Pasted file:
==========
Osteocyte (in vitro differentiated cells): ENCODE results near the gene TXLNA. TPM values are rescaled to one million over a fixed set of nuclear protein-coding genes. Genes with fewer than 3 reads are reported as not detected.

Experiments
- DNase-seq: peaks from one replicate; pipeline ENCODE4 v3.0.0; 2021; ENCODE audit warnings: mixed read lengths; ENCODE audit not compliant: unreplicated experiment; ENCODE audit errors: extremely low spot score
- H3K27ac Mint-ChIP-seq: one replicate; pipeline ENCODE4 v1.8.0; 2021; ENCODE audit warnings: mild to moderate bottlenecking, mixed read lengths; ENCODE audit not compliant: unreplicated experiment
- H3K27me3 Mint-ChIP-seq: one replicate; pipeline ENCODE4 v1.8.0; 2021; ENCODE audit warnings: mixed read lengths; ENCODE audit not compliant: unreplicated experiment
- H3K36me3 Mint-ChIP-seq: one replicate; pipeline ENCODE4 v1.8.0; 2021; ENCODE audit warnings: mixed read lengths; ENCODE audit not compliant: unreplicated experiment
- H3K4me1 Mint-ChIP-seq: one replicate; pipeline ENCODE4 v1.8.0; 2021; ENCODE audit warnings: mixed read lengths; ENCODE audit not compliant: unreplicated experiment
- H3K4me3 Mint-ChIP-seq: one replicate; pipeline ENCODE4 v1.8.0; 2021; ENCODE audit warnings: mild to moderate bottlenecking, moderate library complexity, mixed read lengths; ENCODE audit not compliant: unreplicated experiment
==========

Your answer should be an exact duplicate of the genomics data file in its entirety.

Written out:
Osteocyte (in vitro differentiated cells): ENCODE results near the gene TXLNA. TPM values are rescaled to one million over a fixed set of nuclear protein-coding genes. Genes with fewer than 3 reads are reported as not detected.

Experiments
- DNase-seq: peaks from one replicate; pipeline ENCODE4 v3.0.0; 2021; ENCODE audit warnings: mixed read lengths; ENCODE audit not compliant: unreplicated experiment; ENCODE audit errors: extremely low spot score
- H3K27ac Mint-ChIP-seq: one replicate; pipeline ENCODE4 v1.8.0; 2021; ENCODE audit warnings: mild to moderate bottlenecking, mixed read lengths; ENCODE audit not compliant: unreplicated experiment
- H3K27me3 Mint-ChIP-seq: one replicate; pipeline ENCODE4 v1.8.0; 2021; ENCODE audit warnings: mixed read lengths; ENCODE audit not compliant: unreplicated experiment
- H3K36me3 Mint-ChIP-seq: one replicate; pipeline ENCODE4 v1.8.0; 2021; ENCODE audit warnings: mixed read lengths; ENCODE audit not compliant: unreplicated experiment
- H3K4me1 Mint-ChIP-seq: one replicate; pipeline ENCODE4 v1.8.0; 2021; ENCODE audit warnings: mixed read lengths; ENCODE audit not compliant: unreplicated experiment
- H3K4me3 Mint-ChIP-seq: one replicate; pipeline ENCODE4 v1.8.0; 2021; ENCODE audit warnings: mild to moderate bottlenecking, moderate library complexity, mixed read lengths; ENCODE audit not compliant: unreplicated experiment